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Rodgers Drawing Wins National Contest For Local Teen Artist


Jessie McDonald and her prize-winning drawing of Packers quarterback Aaron Rodgers

Jessie McDonald has several drawings of football players hanging up around her bedroom that she admits "aren't the greatest."

This one, though, is a different story.

Jessie is a 13-year-old artist from Sobieski, Wis., a small community just 20 minutes north of Green Bay. This past football season, she decided to enter an online sports art contest sponsored by, and after perusing various photos on, settled on a shot of quarterback Aaron Rodgers from the 2008 season opener against Minnesota as her subject.

"The Packers are my favorite sports team, so I thought I'd just draw them," Jessie said. "I don't really remember why I picked Aaron Rodgers, but I do know I liked that picture better than all the other ones, because it zoomed up on his face and there was only one football player in the picture. I didn't want to have to draw two."

That turned out to be a prudent choice, allowing her to focus on every last detail of Rodgers, from the angle of his facemask bars to the folds in his jersey sleeves. After more than two weeks of dedicated work -- sometimes disappearing into her room for hours, according to her mom, Ellie -- Jessie submitted the piece, and to her surprise and delight, it ended up taking first place nationally, earning her a $5,000 prize.

She considers it the best drawing she's ever done, but she had no idea where it would rank in a national contest of submissions from kids ranging anywhere from 8 to 15 years old.

"When I was just working on the helmet, because that's what I started on, I thought it looked pretty good," Jessie said. "I kept asking my brother, 'Does this look like $5,000?' I didn't think it would win, but I thought it was pretty good so I might as well send it in.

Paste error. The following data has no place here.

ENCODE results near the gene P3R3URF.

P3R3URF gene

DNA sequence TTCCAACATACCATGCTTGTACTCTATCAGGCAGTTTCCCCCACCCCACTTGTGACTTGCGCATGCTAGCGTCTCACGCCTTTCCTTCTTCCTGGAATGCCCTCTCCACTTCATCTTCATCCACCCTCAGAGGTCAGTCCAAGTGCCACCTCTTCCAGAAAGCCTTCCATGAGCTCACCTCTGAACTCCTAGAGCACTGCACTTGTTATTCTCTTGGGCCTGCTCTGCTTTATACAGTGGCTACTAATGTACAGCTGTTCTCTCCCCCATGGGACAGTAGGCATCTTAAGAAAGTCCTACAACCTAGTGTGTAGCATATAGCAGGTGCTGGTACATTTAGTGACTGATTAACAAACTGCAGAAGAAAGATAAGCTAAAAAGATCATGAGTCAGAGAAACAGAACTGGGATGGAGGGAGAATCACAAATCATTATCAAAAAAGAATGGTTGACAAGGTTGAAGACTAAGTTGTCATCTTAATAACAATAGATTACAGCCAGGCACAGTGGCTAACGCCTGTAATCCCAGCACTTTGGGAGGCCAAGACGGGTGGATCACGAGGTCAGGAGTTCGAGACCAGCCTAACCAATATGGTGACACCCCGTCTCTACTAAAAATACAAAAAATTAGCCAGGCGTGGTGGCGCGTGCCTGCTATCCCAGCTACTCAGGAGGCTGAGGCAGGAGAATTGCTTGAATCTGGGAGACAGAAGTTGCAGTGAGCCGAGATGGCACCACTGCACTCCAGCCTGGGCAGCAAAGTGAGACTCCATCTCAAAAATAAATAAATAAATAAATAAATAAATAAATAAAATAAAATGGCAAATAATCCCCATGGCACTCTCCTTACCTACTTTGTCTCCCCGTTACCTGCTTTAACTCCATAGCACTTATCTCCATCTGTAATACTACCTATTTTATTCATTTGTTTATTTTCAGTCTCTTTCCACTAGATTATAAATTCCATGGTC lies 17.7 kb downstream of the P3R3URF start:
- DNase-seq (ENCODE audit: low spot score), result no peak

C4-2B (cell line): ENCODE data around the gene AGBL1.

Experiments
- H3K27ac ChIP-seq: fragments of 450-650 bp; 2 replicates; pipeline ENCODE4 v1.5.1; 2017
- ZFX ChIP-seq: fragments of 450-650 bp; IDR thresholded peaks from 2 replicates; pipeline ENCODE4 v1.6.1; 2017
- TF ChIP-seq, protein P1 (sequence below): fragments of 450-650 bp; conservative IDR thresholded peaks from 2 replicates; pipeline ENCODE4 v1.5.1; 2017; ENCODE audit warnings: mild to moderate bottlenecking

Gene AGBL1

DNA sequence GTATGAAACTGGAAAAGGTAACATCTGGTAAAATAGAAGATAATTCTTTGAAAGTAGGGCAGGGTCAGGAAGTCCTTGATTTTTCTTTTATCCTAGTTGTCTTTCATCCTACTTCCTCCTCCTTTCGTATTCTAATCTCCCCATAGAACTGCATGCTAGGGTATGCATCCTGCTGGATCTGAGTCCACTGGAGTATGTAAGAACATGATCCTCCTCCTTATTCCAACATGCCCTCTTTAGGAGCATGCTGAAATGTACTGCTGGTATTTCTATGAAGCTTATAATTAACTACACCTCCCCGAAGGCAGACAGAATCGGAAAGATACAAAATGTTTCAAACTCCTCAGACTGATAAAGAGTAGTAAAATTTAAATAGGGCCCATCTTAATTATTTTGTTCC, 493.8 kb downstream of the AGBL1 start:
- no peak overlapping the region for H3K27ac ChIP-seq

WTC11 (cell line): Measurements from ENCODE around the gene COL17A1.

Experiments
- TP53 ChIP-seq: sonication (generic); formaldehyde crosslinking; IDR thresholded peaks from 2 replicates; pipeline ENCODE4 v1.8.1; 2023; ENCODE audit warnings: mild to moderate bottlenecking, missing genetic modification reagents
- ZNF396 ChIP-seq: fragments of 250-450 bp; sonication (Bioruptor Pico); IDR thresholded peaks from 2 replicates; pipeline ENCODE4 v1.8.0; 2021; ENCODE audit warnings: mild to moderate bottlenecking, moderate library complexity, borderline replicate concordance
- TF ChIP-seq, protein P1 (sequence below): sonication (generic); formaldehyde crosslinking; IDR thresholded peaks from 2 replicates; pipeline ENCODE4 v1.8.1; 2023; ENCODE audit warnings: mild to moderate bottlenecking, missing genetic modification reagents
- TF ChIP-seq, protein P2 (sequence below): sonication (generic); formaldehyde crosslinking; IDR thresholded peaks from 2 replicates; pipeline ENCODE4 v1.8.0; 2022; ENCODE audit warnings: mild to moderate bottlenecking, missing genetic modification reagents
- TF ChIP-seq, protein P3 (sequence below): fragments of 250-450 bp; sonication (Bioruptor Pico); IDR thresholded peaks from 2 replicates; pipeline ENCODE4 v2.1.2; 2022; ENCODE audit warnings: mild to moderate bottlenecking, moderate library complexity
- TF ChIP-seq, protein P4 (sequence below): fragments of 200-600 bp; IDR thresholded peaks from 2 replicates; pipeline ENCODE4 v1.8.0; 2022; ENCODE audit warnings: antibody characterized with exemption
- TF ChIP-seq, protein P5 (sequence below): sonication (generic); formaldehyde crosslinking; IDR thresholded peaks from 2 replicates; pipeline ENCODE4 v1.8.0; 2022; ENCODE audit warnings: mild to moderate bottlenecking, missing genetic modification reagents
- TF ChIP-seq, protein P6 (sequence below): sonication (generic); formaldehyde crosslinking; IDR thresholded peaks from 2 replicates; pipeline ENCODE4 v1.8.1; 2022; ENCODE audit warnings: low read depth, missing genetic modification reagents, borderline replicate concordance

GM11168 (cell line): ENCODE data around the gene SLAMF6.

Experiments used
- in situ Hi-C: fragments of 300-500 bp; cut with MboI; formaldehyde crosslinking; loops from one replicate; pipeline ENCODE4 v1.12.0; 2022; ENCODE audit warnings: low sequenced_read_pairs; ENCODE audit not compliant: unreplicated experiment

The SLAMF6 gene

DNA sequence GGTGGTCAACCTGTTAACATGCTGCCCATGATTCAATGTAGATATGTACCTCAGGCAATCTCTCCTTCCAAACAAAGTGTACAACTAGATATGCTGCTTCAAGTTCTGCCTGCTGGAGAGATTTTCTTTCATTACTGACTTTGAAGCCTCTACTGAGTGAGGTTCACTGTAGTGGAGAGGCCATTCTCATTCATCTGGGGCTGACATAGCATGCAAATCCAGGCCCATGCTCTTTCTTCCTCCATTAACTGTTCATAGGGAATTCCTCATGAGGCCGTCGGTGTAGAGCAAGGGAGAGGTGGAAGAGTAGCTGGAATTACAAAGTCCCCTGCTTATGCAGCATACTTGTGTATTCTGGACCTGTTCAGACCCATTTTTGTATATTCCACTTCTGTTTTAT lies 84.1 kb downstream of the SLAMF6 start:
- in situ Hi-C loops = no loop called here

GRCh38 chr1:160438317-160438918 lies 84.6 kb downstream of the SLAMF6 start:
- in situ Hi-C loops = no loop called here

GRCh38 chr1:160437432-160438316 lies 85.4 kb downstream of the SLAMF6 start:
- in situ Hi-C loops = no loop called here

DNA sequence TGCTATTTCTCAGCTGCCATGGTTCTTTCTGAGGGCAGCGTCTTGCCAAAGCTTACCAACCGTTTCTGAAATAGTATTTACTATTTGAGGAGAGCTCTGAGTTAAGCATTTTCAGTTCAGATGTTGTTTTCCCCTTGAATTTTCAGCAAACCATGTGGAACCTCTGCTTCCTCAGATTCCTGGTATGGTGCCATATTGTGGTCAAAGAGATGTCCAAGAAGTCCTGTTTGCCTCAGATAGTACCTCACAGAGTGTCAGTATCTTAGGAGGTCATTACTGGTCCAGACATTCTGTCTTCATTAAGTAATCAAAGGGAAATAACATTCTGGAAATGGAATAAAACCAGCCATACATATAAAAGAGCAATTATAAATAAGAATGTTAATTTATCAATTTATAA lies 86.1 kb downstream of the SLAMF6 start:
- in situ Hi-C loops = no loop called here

"It was hard sending it in. Because I knew if I was looking at the copy and I saw an error, I wouldn't be able to fix it, so I knew that would bother me. But I just decided to send it in."

Another wise move. The work is truly impressive, and it had to survive a lengthy competitive process. Pieces were submitted in November, and through December posted 45 semifinalist works each week for three successive weeks, a total of 135 semifinalists in all. The top 15 vote-getters each week advanced to the finals for another round of online voting, followed by judging by an off-line panel.

The wait was somewhat agonizing for Jessie. Her drawing didn't show up on the website until the last week of the semifinals, and then the home computer was on the fritz during the week of the finals, so family members weren't able to stuff the ballot box. Jessie had even told her art teacher, John Gordon of the local Gordon School of Art, that she hadn't won, because she didn't know her drawing had advanced to the finals.

Then, a few weeks ago, a phone call came from a New York area code. Ellie answered, and older sister Andi, 15, and younger brother Alex, 12, immediately hollered to Jessie that it was SIKids calling. Toddler Jacob, 22 months, and the family dog soon joined the mayhem, and the house was up for grabs.